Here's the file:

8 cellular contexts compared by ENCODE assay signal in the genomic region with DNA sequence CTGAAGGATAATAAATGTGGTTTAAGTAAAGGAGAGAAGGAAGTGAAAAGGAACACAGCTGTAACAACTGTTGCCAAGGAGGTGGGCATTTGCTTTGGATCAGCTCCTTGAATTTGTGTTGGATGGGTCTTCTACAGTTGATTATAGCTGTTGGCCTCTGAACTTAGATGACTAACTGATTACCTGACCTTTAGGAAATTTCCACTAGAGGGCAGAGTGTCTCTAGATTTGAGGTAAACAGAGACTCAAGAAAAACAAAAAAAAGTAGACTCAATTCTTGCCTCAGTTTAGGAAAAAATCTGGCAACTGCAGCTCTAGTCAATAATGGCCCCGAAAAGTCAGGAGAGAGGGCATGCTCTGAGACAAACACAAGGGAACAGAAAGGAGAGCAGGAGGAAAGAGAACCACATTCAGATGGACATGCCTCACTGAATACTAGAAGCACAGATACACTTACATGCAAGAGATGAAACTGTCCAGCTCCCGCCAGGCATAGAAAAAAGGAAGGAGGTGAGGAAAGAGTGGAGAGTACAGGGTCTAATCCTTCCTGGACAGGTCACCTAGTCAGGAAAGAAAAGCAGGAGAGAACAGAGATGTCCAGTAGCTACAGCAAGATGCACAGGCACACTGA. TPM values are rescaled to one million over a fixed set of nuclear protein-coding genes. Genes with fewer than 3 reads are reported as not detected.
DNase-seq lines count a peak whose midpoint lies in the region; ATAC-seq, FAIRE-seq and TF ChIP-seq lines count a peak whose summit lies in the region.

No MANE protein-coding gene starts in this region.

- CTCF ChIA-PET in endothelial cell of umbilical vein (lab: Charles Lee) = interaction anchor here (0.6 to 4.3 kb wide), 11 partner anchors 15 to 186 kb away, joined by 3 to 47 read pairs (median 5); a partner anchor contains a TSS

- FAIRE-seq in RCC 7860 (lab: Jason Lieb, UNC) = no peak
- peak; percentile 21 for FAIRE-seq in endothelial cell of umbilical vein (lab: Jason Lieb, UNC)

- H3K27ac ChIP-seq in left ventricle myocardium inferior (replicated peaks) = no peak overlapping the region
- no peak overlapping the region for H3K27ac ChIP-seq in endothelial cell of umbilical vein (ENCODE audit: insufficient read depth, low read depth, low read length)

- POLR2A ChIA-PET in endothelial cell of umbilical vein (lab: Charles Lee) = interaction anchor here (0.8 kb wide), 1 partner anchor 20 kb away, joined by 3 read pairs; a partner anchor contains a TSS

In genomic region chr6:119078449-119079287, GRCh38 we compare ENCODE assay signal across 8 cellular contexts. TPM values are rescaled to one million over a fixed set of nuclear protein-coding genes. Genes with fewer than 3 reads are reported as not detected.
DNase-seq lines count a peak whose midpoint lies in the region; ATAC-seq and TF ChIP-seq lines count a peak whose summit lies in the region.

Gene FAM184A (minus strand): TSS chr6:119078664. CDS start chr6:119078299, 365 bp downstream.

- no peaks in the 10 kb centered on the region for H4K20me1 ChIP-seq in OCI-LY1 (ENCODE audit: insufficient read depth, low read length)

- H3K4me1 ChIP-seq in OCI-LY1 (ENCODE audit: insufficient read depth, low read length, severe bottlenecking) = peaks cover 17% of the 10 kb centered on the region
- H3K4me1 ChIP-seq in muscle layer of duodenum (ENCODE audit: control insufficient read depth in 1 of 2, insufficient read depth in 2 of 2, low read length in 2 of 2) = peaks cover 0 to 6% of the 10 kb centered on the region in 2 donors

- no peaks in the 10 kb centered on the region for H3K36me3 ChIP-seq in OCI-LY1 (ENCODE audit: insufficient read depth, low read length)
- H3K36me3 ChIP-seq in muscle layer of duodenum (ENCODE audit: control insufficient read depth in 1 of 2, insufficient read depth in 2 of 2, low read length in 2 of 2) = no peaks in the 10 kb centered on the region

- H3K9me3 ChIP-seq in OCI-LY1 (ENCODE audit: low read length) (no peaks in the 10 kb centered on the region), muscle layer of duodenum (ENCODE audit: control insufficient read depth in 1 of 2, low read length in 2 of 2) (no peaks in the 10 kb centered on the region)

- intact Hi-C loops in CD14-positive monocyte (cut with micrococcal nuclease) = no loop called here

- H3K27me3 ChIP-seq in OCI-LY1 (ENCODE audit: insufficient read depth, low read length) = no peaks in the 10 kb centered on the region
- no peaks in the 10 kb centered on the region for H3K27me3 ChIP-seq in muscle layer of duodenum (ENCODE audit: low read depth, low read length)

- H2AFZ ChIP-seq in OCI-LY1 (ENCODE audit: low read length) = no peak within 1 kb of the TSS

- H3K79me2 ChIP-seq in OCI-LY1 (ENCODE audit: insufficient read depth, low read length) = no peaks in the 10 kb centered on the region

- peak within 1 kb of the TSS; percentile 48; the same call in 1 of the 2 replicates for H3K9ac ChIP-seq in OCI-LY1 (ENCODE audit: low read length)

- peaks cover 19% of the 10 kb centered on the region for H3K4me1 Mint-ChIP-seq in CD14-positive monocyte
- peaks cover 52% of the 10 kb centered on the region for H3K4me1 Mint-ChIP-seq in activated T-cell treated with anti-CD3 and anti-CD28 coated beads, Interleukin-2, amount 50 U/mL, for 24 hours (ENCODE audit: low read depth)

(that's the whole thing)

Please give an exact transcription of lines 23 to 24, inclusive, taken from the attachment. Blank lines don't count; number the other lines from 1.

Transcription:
- H3K79me2 ChIP-seq in OCI-LY1 (ENCODE audit: insufficient read depth, low read length) = no peaks in the 10 kb centered on the region

- peak within 1 kb of the TSS; percentile 48; the same call in 1 of the 2 replicates for H3K9ac ChIP-seq in OCI-LY1 (ENCODE audit: low read length)